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Publication numberUS3540763 A
Publication typeGrant
Publication dateNov 17, 1970
Filing dateJun 27, 1968
Priority dateJun 27, 1968
Publication numberUS 3540763 A, US 3540763A, US-A-3540763, US3540763 A, US3540763A
InventorsYee Alfred A
Original AssigneeYee Alfred A
Export CitationBiBTeX, EndNote, RefMan
External Links: USPTO, USPTO Assignment, Espacenet
Splice sleeve for reinforcing bars
US 3540763 A
Abstract  available in
Previous page
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Claims  available in
Description  (OCR text may contain errors)

United States Patent 1,960,249 5/1934 Mano 285/292 FOREIGN PATENTS 1,058 1865 Great Britain 285/294 Primary Examiner-David J. Williamowsky Assistant Examiner-Andrew V. Kundrat Attorney-Clarence A. OBrien and Harvey B. Jacobson ABSTRACT: An elongated one piece splice sleeve adapted to receive adjoining ends of a pair of reinforcing bars which are locked within the sleeve through the utilization of an expanding grout. The sleeve is provided with a series of grout receiving internal grooves orientated generally transversely of the sleeve throughout the full length thereof with the interior of the sleeve, as well as the exterior thereof, having a maximum diameter at a generally central point and tapering outwardly in opposed directions to relatively smaller diameters at the opposite rod receiving ends to provide a wedge-type locking effect on the bars upon the hardening of the grout.

v c a c Patented Nov. 11, 1970 3,540,763

Alfred A. Yee


SPLICE SLEEVE FOR REINFORCING BARS The instant invention is concerned with the joining or splicing of reinforcing bars, and more particularly relates to a unique tension accommodating splice sleeve which receives the adjoining ends of a pair of rods to be joined in addition to v modation of compression across the joint, and being incapable of accommodating tension. It is a primary object of the instant invention to provide a splice sleeve which, while clearly capable of both aligning the rods and providing for the accommodation of a I compressive force across the joint thcrebetween, is particularly adapted for the accommodation of tension. This is effected by specifically configuring the interior of the splice sleeve in a manner whereby an inserted fill of expanding grout will, upon hardening, cooperate with the sleeve in providing for a positive wedging action resisting movement of the joined rod ends. The wedging type locking of the rods is supplemented by an actual intimate engagement of the rod locking grout with a series of internal grooves formed within the opposed frustum shaped portions of the sleeve, as well as the ribs defined on the rods themselves. Other significant aspects of the sleeve reside in the selective provision of one rod receiving end of a slightly greater diameter, while still maintaining the tapered configuration, so as to facilitate the alignment of precast units. Further, appropriate grout injection and air venting holes can also be provided, particularly in cast-in-place construction.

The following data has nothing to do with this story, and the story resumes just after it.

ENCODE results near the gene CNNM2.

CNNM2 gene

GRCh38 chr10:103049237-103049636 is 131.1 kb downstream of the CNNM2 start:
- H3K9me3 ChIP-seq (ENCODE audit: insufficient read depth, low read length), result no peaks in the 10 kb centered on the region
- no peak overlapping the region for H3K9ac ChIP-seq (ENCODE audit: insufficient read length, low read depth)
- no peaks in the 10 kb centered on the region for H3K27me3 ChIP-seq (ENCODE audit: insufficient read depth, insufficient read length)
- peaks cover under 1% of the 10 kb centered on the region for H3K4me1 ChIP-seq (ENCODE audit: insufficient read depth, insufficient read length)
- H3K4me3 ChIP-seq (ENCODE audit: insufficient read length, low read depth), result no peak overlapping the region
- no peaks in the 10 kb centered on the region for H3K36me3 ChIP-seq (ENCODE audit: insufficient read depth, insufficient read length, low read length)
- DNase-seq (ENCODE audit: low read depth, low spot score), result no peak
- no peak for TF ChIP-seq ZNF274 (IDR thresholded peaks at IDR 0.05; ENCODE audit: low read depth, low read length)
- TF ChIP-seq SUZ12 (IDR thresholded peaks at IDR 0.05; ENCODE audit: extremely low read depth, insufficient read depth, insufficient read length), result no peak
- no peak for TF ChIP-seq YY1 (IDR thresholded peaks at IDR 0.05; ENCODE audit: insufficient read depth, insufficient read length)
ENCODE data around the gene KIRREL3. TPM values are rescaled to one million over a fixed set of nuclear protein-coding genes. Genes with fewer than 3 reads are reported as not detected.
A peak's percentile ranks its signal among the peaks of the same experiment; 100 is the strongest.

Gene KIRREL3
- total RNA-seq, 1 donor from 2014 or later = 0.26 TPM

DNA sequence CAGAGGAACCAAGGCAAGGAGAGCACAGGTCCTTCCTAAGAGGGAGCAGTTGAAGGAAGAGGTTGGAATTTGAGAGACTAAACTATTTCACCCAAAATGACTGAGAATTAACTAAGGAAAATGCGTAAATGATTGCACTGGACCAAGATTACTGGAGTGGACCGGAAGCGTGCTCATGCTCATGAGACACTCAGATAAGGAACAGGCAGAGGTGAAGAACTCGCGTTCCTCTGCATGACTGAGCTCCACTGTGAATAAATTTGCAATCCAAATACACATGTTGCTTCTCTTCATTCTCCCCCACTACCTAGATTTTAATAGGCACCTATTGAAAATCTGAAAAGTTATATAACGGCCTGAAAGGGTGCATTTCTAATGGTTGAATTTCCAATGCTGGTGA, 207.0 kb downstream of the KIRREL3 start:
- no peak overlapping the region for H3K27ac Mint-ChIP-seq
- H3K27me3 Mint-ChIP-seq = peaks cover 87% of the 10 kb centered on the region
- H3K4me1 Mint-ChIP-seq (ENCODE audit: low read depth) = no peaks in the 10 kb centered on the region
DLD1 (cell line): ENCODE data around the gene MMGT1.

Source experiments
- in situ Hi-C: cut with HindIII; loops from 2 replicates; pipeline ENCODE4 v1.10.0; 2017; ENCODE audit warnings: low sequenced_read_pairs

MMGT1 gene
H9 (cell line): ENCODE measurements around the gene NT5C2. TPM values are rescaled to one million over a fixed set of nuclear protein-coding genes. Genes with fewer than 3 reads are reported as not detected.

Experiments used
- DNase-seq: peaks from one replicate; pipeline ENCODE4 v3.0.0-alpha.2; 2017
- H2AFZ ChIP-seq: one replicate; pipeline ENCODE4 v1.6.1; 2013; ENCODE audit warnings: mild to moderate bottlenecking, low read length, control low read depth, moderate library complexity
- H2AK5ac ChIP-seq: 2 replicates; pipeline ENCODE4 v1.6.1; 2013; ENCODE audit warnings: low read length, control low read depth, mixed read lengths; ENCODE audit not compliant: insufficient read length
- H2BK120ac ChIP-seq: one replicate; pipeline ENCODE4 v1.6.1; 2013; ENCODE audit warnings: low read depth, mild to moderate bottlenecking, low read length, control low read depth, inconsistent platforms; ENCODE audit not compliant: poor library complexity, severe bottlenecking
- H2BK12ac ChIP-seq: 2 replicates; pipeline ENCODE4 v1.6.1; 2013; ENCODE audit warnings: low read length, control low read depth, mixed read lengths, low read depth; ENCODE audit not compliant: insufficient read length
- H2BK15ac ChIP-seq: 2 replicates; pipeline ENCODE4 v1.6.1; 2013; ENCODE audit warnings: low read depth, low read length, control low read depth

These together with other objects and advantages which will become subsequently apparent reside in thedetails of construction and operation as more fully hereinafter described and claimed, reference being had to the accompanying drawings forming a part hereof, wherein like numerals refer to like parts throughout, and in which:

FIG. I is a perspective view of the splice sleeveof the instant invention;

FIG. 2 is an enlarged cross-sectional view through a rod joint utilizing the splice sleeve of the instant invention;

FIG. 3 is a cross-sectional view through a rod joint with the sleeve including grout injecting and air venting apertures; and

F IG. 4 is a perspective detail, with portions broken away, illustrating one application of the splice sleeve when cast-inplace construction is involved.

Referring now more specifically to the drawings, reference numeral is used to generally designate the splice sleeve of the instant invention. This sleeve 10, noting FIGS. 1 and 2 in particular, is to be of one-piece construction, preferably cast steel, and be of a shape which might be described as two conical frustum portions 12 and 14 positioned base to base. Both portions 12 and 14 are smoothly tapered, both interiorly and exteriorly, with a maximum diameter at the generally central meeting point with the other portion and with a minimum diameter at the corresponding outer end 16 or 18.